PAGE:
While Sir John Vickers goes through his promotional round for the final report of his Independent Commission on Banking (ICB), I observe with regret that his report recapitulates the errors of the past. Sir John draws attention to the history, but gets it dead wrong. No surprise that the policy follows suit. George Osborne has done his duty by publicly accepting the report, but fortunately he has given himself eight years to correct its mistakes.
In particular the ICB piles on new levels of regulation, when the problem was that former regulations were either poorly conceived, imperfectly enforced or went unheeded. Additionally, the ICB’s proposals run the risk of encouraging moral hazard, while the report fails to get to grips with the systemic risk inherent in the deficiencies – current and expected – of international capital regulation.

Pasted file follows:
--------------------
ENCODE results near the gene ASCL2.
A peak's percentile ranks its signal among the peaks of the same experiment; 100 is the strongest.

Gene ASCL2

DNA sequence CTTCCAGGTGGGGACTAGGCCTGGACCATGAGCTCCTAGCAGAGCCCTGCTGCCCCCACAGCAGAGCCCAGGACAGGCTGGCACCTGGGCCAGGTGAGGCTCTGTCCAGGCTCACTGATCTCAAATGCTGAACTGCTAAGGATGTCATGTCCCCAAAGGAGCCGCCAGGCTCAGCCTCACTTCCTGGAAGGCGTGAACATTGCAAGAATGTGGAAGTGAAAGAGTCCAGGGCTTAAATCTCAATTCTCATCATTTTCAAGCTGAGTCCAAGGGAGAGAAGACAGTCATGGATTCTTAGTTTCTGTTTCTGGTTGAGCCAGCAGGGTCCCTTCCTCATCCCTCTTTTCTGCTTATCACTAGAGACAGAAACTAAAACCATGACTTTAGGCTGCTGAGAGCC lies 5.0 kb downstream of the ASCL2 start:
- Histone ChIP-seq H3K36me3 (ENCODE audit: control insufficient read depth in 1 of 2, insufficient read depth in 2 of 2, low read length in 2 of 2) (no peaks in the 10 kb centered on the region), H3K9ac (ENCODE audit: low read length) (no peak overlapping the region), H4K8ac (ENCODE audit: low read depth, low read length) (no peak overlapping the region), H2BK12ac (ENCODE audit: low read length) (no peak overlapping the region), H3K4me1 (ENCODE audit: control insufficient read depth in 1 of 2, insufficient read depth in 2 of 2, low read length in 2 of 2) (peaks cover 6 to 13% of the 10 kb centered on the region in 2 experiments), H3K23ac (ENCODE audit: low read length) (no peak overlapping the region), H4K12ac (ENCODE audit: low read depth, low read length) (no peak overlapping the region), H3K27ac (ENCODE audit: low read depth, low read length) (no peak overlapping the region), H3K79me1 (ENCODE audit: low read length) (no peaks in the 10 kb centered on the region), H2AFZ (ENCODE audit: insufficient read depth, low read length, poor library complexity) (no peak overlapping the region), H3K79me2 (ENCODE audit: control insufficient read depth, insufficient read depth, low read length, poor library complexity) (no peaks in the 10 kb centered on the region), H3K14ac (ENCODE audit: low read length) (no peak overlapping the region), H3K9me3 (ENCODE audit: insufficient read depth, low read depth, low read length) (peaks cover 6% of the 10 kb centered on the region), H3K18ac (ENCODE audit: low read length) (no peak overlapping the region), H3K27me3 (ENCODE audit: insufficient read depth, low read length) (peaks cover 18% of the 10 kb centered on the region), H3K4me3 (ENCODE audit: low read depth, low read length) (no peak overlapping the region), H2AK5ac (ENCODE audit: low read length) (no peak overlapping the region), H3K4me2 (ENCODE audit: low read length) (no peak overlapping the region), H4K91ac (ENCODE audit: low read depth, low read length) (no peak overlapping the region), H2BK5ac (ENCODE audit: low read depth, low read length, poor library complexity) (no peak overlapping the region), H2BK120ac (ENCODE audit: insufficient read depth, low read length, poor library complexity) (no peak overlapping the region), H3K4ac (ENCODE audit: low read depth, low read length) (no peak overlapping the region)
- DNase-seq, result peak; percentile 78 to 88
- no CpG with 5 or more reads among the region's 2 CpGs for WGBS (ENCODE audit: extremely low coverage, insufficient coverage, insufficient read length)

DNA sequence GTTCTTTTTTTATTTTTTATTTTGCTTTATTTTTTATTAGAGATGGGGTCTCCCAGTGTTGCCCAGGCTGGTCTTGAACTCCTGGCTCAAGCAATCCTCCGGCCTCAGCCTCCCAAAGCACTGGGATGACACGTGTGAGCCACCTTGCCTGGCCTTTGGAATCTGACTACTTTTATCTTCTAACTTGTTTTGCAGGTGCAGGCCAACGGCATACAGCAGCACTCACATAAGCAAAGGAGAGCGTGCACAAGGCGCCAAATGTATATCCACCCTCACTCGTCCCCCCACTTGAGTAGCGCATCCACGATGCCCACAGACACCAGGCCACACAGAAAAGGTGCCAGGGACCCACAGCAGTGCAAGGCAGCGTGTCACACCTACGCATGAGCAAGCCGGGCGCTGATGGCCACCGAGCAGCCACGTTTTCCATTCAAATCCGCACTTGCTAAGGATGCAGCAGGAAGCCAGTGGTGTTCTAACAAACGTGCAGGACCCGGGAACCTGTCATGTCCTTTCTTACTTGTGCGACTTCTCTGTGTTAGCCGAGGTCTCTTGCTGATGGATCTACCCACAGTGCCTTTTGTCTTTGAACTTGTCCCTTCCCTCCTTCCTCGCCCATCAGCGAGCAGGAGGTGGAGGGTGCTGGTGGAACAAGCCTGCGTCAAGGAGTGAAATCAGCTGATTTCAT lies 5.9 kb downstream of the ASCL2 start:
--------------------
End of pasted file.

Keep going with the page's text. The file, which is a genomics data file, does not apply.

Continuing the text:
My purpose here is not to defend either the banking industry or its present structure. Instead, my intention is to suggest reform that addresses the sector’s real problems.
The ICB’s report has three central recommendations: in its own order of priority, they are a retail ring-fence, loss absorbance, and competition. I argue that the priority should be reversed, with competition to the fore, loss absorbance revisited and ring-fencing abandoned.